WASHINGTON – U.S. Senator Ben Cardin (D-MD), a member of the Senate Foreign Relations Committee and Co-chairman of the U.S. Helsinki Commission, today issued the following statement regarding President Obama’s speeches on the Middle East peace process and Israeli Prime Minister Benjamin Netanyahu’s address to a Joint Session of Congress:
During the past few days, President Obama addressed the world on the challenges facing the Middle East. Israeli Prime Minister Benjamin Netanyahu also addressed a joint meeting of Congress and laid out the fundamental issues of security and peace. As Prime Minister Netanyahu clearly stated this morning, “I will accept a Palestinian state. It is time for President Abbas to stand before his people and say: ‘I will accept a Jewish state.’” It is apparent that it is the interest of all parties for there to be two states – the Jewish State of Israel and independent Palestinian state – living side-by-side with secure borders in peace.
President Obama’s speech to the annual conference of the American Israel Public Affairs Committee on Sunday made clear that any discussions on final borders between Israelis and Palestinians should be – and must be – decided at the peace table between the two parties, which Prime Minister Netanyahu echoed – and I agree. To be real and sustainable, the 1967 borders must be adjusted to ensure Israel’s security needs and to reflect the situation on the ground, including population centers.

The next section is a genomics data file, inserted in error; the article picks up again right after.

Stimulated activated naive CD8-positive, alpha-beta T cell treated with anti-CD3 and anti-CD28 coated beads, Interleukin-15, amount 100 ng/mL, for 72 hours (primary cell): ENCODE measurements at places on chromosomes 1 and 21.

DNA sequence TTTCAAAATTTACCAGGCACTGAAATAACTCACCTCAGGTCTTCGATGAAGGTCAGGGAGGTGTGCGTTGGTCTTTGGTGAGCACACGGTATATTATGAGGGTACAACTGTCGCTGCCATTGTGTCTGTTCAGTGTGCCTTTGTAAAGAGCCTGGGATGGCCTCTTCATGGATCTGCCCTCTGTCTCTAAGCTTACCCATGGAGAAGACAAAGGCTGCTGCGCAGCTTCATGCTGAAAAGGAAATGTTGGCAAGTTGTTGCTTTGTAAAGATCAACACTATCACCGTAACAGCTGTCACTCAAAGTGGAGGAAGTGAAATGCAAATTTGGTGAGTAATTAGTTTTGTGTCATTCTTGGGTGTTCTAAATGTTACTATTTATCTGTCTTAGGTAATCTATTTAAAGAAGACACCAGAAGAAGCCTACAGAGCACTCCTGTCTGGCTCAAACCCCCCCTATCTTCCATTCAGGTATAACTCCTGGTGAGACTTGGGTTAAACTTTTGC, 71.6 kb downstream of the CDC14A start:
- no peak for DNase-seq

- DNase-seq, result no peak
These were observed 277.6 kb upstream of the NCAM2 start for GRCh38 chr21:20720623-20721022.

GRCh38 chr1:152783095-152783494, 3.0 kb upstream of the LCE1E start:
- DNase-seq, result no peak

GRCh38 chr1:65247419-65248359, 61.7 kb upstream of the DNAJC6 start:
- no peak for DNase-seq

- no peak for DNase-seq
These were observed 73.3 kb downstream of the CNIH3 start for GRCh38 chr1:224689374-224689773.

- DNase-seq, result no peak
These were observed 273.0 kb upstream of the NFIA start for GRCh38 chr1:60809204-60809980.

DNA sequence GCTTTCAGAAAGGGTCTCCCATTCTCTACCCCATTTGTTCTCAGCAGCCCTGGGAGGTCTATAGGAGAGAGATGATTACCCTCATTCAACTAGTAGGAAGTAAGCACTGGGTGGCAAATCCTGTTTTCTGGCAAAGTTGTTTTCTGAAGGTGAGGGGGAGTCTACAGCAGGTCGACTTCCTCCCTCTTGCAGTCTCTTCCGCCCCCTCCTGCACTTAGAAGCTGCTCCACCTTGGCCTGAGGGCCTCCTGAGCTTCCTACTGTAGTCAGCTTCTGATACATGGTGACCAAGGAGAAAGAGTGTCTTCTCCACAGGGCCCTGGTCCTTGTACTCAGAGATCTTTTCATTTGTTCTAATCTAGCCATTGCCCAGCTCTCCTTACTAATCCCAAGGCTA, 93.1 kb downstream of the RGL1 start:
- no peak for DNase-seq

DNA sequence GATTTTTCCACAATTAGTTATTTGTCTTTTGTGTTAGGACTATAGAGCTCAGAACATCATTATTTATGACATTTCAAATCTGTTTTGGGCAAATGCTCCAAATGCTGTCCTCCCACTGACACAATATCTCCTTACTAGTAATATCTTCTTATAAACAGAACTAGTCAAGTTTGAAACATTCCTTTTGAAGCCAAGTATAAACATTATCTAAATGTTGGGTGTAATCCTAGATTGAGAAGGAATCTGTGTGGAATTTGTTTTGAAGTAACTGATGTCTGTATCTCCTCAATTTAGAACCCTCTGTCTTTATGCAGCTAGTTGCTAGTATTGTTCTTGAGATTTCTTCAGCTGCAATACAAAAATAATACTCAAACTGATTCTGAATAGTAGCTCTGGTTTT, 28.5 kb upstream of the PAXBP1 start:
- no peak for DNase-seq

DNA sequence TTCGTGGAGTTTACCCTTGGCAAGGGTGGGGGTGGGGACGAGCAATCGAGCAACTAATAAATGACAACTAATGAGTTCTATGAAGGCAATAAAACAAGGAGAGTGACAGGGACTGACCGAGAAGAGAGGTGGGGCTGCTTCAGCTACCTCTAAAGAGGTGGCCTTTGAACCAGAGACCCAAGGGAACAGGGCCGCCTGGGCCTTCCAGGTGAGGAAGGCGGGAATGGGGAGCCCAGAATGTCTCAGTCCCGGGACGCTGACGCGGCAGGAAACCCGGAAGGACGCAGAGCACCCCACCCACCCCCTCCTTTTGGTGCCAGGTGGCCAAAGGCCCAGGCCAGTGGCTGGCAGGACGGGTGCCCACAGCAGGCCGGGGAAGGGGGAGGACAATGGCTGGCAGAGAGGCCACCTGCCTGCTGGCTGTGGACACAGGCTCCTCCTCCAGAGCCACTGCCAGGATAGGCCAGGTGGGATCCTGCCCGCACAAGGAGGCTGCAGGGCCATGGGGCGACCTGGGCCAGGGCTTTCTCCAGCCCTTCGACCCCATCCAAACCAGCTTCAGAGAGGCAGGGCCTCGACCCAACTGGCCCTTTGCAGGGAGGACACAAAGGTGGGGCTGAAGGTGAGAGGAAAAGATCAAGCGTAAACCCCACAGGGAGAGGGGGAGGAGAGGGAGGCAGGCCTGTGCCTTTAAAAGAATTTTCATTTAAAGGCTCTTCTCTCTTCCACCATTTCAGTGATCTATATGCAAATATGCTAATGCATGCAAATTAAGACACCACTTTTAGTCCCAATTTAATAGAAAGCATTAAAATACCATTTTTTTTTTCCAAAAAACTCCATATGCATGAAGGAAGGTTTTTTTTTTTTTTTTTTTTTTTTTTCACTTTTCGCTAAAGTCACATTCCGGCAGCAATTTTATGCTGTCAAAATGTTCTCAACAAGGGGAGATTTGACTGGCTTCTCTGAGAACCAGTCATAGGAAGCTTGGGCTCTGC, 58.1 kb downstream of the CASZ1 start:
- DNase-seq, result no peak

Any unilateral attempt by the United Nations to establish a Palestinian state is detrimental to a final peace agreement, and I was pleased to hear the President firmly state his intention to veto such a resolution. A permanent settlement of the Israeli-Palestinian conflict can only be achieved through direct Israeli-Palestinian negotiations.
Unless Hamas fully renounces violence and acknowledges Israel’s right to exist, it cannot be a partner in peace and their inclusion in a Palestinian unity government is a major obstacle.
This week, the President highlighted what I have always believed – unyielding U.S. support for Israel’s security, U.S. rejection of Palestinian terrorism, and most importantly, the necessity for the parties to commit to negotiations as the means of resolving the conflict. I also met with Prime Minister Netanyahu today and after that discussion, I am similarly confident that that what bonds our countries is an unbreakable alliance. As he stated before Congress, “Israel has no better friend than America. And America has no better friend than Israel. We stand together to defend democracy. We stand together to advance peace. We stand together to fight terrorism.”